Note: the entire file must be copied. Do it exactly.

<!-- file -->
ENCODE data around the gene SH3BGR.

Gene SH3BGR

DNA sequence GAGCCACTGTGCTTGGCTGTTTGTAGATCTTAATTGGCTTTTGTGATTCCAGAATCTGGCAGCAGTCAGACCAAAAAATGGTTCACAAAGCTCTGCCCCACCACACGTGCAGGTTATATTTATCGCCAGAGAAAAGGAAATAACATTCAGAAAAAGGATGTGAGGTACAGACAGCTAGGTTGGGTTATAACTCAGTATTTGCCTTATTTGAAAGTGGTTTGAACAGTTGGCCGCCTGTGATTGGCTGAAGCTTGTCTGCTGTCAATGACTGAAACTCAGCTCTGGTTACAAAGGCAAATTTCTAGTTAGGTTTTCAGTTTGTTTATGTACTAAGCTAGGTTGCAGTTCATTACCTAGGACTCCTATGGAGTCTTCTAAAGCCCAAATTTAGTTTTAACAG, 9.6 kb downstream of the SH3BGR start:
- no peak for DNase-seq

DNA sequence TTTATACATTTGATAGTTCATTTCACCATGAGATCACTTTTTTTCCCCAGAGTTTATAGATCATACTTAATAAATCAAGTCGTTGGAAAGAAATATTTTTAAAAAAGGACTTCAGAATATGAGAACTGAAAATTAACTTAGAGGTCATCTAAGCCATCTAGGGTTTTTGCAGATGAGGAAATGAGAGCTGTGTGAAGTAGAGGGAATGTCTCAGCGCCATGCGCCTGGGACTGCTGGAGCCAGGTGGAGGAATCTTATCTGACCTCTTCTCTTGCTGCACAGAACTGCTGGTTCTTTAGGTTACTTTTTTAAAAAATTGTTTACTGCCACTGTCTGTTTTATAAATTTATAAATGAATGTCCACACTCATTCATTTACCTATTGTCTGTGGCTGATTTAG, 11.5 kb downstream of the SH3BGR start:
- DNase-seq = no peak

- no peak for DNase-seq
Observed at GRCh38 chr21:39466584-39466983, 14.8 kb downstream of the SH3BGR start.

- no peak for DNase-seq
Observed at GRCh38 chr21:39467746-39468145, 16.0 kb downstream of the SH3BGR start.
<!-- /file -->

ENCODE data around the gene SH3BGR.

Gene SH3BGR

DNA sequence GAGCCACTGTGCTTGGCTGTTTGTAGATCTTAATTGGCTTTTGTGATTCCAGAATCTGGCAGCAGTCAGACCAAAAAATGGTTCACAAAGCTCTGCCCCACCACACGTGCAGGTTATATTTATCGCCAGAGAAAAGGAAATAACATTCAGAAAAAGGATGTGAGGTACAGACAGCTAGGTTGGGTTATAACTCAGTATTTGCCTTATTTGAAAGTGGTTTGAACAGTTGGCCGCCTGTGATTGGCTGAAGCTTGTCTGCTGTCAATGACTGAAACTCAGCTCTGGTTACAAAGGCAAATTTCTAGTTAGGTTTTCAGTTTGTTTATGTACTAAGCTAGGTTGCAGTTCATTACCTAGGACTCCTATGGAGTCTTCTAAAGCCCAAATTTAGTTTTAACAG, 9.6 kb downstream of the SH3BGR start:
- no peak for DNase-seq

DNA sequence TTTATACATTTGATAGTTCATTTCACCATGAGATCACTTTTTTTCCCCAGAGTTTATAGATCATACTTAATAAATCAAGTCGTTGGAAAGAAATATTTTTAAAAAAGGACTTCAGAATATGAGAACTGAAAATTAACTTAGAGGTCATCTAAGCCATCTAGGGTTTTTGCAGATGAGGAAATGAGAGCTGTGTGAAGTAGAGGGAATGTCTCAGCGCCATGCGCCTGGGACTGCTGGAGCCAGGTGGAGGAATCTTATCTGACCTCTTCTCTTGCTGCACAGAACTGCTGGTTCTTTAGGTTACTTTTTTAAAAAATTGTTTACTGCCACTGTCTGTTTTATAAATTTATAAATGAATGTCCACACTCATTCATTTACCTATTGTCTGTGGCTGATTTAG, 11.5 kb downstream of the SH3BGR start:
- DNase-seq = no peak

- no peak for DNase-seq
Observed at GRCh38 chr21:39466584-39466983, 14.8 kb downstream of the SH3BGR start.

- no peak for DNase-seq
Observed at GRCh38 chr21:39467746-39468145, 16.0 kb downstream of the SH3BGR start.